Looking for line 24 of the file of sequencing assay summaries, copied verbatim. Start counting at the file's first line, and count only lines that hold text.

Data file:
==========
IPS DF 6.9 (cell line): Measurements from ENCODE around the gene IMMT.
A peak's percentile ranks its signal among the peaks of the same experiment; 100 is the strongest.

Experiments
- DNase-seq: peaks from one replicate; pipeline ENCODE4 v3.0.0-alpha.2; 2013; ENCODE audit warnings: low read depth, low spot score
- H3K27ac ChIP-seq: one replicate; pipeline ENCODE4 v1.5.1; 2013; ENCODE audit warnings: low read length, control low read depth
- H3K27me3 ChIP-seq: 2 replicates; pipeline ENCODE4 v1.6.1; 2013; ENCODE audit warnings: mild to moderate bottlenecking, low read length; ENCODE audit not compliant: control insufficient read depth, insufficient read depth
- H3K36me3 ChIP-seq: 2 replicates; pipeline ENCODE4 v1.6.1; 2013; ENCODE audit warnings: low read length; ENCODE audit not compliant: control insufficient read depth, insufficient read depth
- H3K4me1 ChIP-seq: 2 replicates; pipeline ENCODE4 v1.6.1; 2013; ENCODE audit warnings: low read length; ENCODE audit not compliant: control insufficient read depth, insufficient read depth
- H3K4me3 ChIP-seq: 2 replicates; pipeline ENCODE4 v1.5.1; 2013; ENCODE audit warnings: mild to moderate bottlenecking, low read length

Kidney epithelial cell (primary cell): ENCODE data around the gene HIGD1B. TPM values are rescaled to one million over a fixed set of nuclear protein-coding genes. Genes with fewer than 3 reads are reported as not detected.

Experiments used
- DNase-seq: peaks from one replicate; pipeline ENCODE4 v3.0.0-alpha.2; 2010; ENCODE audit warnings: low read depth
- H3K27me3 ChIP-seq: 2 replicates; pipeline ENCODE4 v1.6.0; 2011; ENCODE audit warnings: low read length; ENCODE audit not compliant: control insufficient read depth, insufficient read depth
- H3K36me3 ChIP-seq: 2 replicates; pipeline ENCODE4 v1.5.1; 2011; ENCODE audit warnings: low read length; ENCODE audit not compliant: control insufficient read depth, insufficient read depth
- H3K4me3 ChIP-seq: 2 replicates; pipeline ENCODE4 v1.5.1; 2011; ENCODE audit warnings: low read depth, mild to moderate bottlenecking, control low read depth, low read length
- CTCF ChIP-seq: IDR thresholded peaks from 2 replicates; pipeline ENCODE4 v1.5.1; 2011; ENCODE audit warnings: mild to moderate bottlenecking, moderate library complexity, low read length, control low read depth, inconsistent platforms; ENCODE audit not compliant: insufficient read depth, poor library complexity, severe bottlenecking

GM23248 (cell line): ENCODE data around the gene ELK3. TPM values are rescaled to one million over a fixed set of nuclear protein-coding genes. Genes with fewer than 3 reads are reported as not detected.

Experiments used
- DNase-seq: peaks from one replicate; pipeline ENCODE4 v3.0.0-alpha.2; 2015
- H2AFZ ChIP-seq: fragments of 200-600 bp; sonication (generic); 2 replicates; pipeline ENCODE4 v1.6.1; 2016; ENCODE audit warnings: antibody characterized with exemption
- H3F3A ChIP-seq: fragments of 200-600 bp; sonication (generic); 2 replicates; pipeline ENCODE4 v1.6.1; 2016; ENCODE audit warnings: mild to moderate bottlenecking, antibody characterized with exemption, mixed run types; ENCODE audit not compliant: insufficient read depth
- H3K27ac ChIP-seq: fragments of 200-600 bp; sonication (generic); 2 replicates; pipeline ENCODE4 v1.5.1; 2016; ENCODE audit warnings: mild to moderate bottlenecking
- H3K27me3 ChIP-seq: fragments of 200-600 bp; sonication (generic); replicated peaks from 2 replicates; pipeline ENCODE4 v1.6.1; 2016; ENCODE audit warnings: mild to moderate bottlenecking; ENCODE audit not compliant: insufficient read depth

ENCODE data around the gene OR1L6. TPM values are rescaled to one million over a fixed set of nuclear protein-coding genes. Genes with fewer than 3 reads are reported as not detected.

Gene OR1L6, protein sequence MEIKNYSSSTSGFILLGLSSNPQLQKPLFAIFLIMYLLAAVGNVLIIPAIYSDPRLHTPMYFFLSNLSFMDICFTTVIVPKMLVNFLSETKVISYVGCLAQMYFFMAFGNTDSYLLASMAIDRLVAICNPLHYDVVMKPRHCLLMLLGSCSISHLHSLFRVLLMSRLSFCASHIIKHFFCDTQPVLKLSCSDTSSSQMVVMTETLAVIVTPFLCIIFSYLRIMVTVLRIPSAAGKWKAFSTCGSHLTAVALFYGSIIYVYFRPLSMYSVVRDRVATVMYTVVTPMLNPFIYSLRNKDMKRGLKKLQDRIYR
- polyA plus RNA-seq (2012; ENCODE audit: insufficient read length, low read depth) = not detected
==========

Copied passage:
ENCODE data around the gene OR1L6. TPM values are rescaled to one million over a fixed set of nuclear protein-coding genes. Genes with fewer than 3 reads are reported as not detected.